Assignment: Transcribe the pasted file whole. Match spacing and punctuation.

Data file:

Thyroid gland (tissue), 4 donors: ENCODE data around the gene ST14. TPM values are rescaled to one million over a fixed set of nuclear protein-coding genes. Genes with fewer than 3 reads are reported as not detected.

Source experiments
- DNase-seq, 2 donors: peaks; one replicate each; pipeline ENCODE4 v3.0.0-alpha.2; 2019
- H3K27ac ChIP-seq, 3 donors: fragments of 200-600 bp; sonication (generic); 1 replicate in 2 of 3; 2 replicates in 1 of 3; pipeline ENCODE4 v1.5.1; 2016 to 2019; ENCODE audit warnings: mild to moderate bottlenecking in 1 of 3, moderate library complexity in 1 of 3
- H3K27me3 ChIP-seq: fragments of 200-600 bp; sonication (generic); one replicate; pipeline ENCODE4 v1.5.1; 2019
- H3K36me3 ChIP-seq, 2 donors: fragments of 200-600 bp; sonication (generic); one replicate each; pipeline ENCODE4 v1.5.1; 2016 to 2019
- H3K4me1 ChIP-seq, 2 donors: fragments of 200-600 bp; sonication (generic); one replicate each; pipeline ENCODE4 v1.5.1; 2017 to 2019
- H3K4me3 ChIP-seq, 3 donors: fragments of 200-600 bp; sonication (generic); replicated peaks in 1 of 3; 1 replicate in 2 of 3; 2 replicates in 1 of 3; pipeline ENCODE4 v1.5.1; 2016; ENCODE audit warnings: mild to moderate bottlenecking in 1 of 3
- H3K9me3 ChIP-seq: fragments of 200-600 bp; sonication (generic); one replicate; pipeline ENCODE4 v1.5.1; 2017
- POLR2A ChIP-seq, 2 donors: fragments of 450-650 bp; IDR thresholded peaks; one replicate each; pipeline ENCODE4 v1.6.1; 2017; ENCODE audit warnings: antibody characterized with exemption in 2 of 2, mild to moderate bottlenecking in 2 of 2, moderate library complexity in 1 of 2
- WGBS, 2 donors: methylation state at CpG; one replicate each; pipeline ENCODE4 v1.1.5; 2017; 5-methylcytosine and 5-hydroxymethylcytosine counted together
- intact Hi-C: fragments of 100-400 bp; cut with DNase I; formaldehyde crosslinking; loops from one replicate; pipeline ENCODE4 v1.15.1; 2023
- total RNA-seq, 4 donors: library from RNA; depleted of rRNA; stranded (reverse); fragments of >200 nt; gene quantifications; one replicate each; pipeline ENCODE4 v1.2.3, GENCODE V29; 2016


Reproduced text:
Thyroid gland (tissue), 4 donors: ENCODE data around the gene ST14. TPM values are rescaled to one million over a fixed set of nuclear protein-coding genes. Genes with fewer than 3 reads are reported as not detected.

Source experiments
- DNase-seq, 2 donors: peaks; one replicate each; pipeline ENCODE4 v3.0.0-alpha.2; 2019
- H3K27ac ChIP-seq, 3 donors: fragments of 200-600 bp; sonication (generic); 1 replicate in 2 of 3; 2 replicates in 1 of 3; pipeline ENCODE4 v1.5.1; 2016 to 2019; ENCODE audit warnings: mild to moderate bottlenecking in 1 of 3, moderate library complexity in 1 of 3
- H3K27me3 ChIP-seq: fragments of 200-600 bp; sonication (generic); one replicate; pipeline ENCODE4 v1.5.1; 2019
- H3K36me3 ChIP-seq, 2 donors: fragments of 200-600 bp; sonication (generic); one replicate each; pipeline ENCODE4 v1.5.1; 2016 to 2019
- H3K4me1 ChIP-seq, 2 donors: fragments of 200-600 bp; sonication (generic); one replicate each; pipeline ENCODE4 v1.5.1; 2017 to 2019
- H3K4me3 ChIP-seq, 3 donors: fragments of 200-600 bp; sonication (generic); replicated peaks in 1 of 3; 1 replicate in 2 of 3; 2 replicates in 1 of 3; pipeline ENCODE4 v1.5.1; 2016; ENCODE audit warnings: mild to moderate bottlenecking in 1 of 3
- H3K9me3 ChIP-seq: fragments of 200-600 bp; sonication (generic); one replicate; pipeline ENCODE4 v1.5.1; 2017
- POLR2A ChIP-seq, 2 donors: fragments of 450-650 bp; IDR thresholded peaks; one replicate each; pipeline ENCODE4 v1.6.1; 2017; ENCODE audit warnings: antibody characterized with exemption in 2 of 2, mild to moderate bottlenecking in 2 of 2, moderate library complexity in 1 of 2
- WGBS, 2 donors: methylation state at CpG; one replicate each; pipeline ENCODE4 v1.1.5; 2017; 5-methylcytosine and 5-hydroxymethylcytosine counted together
- intact Hi-C: fragments of 100-400 bp; cut with DNase I; formaldehyde crosslinking; loops from one replicate; pipeline ENCODE4 v1.15.1; 2023
- total RNA-seq, 4 donors: library from RNA; depleted of rRNA; stranded (reverse); fragments of >200 nt; gene quantifications; one replicate each; pipeline ENCODE4 v1.2.3, GENCODE V29; 2016